Pilgrims take a holy dip in the hot waters of the Taptkund next to the main temple in Yamunotri, which gets its water from the Suryakund nearby. There are separate bathing tanks and enclosures for men and women. Then puja is offered at the Divya Shila. This is of great signif­icance, and is done before visiting the main temple. After this, a small offering of rice and potatoes is cooked in the Suryakund. This is offered to the deity in the main temple, and returned to the pilgrim as prasad. Pilgrims carry water from Yamu­notri to offer it to Krishna in their homes during Janmashtami or on other special occasions related to Krishna. It is believed that Yamuna was one of Lord Krishna’s eight queens.
The shrine of Gangotri overlooks the thundering River Bhagirathi and is set in the middle of rugged mountains and deodar forests at 9,980 ft above sea level. Gangotri is the spiritual source of India’s holiest river, the Ganga. Here, Ganga is known as Bhagirathi, named after the ancient king Bhagirath, who performed penance to bring her down from the heavens. It is believed that bathing in her waters brings deliverance from sins com­mit­ted in the present and past births. The actual source of the river is the ice cave of Gaumukh (see page 791).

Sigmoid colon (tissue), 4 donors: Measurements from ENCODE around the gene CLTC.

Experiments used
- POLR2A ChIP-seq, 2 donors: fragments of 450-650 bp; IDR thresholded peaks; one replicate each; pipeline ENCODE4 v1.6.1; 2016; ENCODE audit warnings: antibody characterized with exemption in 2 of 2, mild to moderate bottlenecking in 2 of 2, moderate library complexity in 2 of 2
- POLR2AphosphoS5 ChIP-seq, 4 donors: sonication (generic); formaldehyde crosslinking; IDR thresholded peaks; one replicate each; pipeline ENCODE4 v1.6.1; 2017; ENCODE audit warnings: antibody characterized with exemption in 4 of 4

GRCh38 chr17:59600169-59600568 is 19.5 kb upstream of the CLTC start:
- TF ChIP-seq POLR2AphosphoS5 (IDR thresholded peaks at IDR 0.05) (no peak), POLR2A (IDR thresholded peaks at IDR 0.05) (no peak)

According to legend, a Suryavanshi king Sagar decided to perform the Ashwamedh Yagna (horse sacrifice). His 60,000 sons conquered the territories that the horse crossed. Indra felt threatened by their success. He stole the horse and tied it in Kapil Muni’s ashram. Sagar’s sons followed the horse into the ashram and were disrespectful to the seer, who cursed them. All 60,000 of them were turned into ashes. The king beseeched the seer for forgiveness, but the curse could not be reversed. However, Kapil Muni suggested that if the holy Ganga, the river of heaven, were to come down to the earth, the touch of her waters would ensure the deliverance of the princes. Many descendants of Sagar failed in their efforts to bring the holy Ganga to earth, until Bhagirath was born. He persevered in his prayers until Ganga agreed to come down to the earth from the heavens. But such was her power that her descent was sure to cause havoc. Thus Bha­gi­rath prayed to Lord Shiva, who agreed to contain Ganga in his locks, from where he released a few drops of her celes­tial waters. The river thus flowed on earth, cleansing all that was impure in her path and delivering the sons of Sagar from their curse.